Suburban food shelf use up

Annette Poeschel
Annette Poeschel, who manages Intercongregation Communities Association (ICA) foodshelves in Excelsior and Minnetonka. She shows off plans to build a new food shelf in Minnetonka.
MPR Photo/Elizabeth Stawicki

Annette Poeschel manages food shelves in Excelsior, and another in Minnetonka. As teams of workers sort donations ranging from cereal to canned vegetables, Poeschel says she's seeing a variety of people who need food. Some have been laid off and can't find replacement jobs that pay as much as their old positions.

Minnetonka ICA food shelf.
Minnetonka ICA food shelf.
MPR Photo/Elizabeth Stawicki

"We do have some families that had worked for Northwest as mechanics that had lost their jobs, and they're coming to the food shelf now and the thing is they had to downsize," says Poeschel. The group that compiled the data, Hunger Solutions, looked at the number of requests at individual food shelves from 2000 to 2005. The data appear staggering -- a 350 percent increase at a food shelf in Minnetonka; a 540 percent increase in Eden Prairie.

The question is why would suburban residents be using food shelves so much more? No one has a definitive answer, but there are theories that a combination of factors may be at play.

The consortium looked at the number of visits to each food shelf, not the number of new individuals using the shelves. So it's unclear to what extent people are using food shelves for the first time or others are just using them more often, like Deena.

Deena declined to give her last name during a visit to the food shelf in Excelsior. She says her husband, who works on garage doors, got laid off about a year ago.

ICA food shelf in Excelsior
Sorting through donations at the ICA food shelf in Excelsior, Minnesota.
MPR Photo/Elizabeth Stawicki

"I work at the movie gallery and I only work part time. Excelsior is real iffy on the full-time thing so it's a lot of part-time employment. I cashier, I put movies away. If I get more hours I'm good, but it gets rough," Denna says.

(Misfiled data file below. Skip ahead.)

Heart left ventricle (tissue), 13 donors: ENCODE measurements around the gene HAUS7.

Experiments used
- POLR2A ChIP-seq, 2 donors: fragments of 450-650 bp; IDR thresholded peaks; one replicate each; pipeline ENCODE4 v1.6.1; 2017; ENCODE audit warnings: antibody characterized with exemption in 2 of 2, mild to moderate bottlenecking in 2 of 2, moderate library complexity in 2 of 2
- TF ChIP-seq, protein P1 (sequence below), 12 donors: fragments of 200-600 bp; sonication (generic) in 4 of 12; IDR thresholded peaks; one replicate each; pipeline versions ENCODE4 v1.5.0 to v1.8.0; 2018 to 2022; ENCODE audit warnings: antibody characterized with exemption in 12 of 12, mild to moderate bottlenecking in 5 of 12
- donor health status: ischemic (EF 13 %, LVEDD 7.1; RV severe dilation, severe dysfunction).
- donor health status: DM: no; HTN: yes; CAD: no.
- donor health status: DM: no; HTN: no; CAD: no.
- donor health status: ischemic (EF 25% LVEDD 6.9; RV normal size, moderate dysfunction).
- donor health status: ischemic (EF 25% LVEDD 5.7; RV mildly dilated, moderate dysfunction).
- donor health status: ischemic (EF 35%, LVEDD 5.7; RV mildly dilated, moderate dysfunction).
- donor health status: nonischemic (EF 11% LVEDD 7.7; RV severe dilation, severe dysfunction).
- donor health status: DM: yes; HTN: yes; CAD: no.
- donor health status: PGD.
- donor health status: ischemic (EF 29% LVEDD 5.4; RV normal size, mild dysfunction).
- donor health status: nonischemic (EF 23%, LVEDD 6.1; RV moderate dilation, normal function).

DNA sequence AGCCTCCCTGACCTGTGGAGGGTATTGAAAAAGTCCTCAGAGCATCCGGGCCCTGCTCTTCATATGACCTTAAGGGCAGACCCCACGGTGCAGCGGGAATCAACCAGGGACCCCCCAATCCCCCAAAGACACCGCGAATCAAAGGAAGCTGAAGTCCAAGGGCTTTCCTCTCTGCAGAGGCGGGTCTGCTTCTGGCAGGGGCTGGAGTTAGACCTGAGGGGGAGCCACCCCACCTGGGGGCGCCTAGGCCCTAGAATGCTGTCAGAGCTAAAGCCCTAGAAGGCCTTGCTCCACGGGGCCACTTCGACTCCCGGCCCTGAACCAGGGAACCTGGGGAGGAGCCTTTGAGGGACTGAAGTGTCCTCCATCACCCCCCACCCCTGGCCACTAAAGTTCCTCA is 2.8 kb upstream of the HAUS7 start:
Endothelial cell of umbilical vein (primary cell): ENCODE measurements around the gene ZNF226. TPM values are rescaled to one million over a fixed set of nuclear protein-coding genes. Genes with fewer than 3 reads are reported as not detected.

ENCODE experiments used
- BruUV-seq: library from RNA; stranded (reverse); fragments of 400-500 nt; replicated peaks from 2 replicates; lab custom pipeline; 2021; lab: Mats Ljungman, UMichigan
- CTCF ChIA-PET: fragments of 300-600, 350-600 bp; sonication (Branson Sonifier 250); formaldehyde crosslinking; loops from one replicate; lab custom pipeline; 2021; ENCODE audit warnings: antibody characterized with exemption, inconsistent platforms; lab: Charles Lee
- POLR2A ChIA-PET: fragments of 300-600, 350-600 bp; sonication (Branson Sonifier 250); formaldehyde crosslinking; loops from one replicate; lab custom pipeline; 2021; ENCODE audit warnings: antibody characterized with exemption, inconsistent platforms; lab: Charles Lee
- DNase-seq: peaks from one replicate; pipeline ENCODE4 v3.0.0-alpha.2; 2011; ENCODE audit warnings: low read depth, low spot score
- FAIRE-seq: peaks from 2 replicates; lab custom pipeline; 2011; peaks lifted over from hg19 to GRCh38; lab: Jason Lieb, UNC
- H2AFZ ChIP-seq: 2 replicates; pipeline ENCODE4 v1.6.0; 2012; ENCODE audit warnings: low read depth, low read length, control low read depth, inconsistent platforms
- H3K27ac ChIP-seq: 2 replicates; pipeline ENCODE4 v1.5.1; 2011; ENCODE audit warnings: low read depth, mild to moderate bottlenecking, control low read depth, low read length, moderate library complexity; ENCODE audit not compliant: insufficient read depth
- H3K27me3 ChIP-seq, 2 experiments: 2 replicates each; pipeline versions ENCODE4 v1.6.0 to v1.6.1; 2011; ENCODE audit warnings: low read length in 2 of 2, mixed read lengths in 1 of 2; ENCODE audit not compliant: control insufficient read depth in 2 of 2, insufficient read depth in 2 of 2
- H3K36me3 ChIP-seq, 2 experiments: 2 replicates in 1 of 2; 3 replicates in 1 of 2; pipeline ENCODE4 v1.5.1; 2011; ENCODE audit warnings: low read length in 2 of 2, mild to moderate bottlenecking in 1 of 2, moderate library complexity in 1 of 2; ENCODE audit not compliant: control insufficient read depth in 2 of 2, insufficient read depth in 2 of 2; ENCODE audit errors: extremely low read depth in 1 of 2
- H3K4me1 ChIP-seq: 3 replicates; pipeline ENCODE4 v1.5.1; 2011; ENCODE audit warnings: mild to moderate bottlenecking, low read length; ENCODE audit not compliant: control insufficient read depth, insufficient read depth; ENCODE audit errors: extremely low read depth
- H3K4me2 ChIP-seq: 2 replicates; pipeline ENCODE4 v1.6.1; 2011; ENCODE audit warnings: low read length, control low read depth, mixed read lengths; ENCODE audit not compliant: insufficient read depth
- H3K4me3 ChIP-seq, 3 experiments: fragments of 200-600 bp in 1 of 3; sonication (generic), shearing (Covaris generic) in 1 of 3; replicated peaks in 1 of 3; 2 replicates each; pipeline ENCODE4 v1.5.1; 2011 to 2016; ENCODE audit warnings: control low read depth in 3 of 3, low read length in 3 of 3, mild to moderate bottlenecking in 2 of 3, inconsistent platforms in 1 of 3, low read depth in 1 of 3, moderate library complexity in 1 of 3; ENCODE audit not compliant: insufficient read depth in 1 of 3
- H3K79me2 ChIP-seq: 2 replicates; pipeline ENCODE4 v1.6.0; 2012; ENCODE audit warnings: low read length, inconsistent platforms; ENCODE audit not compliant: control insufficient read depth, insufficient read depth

While a food shelf may be based in one city, it can serve many communities. For example, the Minnetonka food shelf serves six communities. More than half of its users come from Hopkins.

Jan Block, who's a caseworker at the Minnetonka food shelf, says she's seeing more immigrants -- Somalis, Russians, and Hispanics -- who need help. She also sees a lot of women just off welfare.

"I deal a lot with single moms that are trying to work, and suddenly they can't afford child care because of the cost. So that's a constant struggle with them. So we assist them with their food needs, paying a month's rent if necessary," Block says.

Another group that seems to need more help is senior citizens, according to Nora Davis, executive director of the Hopkins Minnetonka Family Resource Center. The center was not part of the Hunger Solutions data.

Davis says she's seen some increase in need from immigrants, people laid off from jobs, but also the elderly.

"Sometimes that's a segment of the population that gets squeezed. If they're on a regular income that doesn't go up on a regular basis, and the rent goes up or the taxes go up, it's often times the food that suffers," says Davis.

The food shelf in Minnetonka is trying to raise money to build a new building because it's outgrown its space. Annette Poeschel who manages the Excelsior and Minnetonka food shelves says the group hopes to begin breaking ground for the new building July 15.

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